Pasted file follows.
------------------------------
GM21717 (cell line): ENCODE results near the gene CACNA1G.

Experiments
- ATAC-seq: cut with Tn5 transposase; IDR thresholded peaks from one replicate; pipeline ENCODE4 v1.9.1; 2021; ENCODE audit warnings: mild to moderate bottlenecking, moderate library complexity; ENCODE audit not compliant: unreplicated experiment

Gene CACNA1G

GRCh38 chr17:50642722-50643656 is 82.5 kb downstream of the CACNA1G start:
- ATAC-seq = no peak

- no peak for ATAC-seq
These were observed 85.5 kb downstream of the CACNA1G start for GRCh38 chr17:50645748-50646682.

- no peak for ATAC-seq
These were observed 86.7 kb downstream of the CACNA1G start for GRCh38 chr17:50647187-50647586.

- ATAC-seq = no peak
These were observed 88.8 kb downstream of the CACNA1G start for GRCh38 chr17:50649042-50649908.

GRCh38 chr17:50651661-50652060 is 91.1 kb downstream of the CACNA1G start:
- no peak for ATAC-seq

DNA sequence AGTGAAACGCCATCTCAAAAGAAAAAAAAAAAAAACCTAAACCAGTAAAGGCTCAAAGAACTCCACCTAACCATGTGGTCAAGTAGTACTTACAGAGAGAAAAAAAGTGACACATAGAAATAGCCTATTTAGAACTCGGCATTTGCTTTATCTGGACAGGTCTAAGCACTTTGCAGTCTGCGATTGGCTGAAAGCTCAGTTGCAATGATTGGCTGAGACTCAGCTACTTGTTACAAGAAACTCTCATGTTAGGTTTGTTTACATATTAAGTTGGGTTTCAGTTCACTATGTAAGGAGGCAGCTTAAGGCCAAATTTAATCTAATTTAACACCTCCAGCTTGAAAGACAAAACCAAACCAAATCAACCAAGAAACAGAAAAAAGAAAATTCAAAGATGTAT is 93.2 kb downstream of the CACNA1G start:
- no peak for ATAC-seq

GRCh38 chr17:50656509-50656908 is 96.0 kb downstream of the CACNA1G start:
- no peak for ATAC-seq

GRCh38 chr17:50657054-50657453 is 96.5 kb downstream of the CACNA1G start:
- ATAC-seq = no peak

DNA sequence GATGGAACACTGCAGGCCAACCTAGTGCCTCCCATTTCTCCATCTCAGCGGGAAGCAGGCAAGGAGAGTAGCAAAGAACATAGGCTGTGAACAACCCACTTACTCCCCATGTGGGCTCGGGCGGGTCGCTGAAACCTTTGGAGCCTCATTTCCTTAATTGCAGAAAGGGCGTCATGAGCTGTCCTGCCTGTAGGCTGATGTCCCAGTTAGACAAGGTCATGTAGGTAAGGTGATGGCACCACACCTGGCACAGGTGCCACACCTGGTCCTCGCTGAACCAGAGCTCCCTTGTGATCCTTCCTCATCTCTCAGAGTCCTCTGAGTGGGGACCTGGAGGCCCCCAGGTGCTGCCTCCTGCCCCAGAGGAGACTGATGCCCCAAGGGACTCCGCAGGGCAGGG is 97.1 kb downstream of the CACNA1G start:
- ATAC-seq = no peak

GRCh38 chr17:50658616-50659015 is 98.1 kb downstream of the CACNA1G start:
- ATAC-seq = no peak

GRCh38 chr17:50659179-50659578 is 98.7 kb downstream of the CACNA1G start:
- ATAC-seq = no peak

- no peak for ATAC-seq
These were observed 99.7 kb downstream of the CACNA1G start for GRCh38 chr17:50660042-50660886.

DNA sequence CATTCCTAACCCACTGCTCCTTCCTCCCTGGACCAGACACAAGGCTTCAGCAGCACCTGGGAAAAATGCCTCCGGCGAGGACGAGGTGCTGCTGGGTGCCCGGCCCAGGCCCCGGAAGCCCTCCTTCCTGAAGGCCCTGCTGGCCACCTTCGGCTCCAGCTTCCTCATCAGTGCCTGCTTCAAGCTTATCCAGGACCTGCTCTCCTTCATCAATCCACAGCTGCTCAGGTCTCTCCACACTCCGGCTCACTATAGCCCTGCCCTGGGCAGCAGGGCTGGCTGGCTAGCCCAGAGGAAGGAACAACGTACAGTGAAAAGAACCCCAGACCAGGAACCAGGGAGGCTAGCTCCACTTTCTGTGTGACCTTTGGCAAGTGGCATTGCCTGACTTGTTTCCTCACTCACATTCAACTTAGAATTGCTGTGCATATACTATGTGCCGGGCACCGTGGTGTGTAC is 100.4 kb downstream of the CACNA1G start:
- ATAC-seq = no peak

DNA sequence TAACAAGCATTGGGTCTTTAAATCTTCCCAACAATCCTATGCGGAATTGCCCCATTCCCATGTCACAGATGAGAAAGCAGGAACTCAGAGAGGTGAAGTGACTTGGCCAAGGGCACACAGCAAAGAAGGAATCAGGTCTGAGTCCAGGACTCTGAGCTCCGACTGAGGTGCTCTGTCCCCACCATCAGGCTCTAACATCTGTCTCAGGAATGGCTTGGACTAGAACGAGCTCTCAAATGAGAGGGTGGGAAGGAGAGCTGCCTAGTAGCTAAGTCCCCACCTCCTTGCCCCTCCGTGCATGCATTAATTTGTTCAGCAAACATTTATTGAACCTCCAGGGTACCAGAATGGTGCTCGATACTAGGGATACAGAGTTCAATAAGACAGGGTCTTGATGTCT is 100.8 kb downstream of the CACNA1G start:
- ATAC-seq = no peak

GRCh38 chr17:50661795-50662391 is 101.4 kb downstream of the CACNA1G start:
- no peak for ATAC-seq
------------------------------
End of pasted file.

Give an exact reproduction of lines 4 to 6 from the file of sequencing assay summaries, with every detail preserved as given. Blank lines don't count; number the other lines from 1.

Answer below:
Gene CACNA1G

GRCh38 chr17:50642722-50643656 is 82.5 kb downstream of the CACNA1G start:
- ATAC-seq = no peak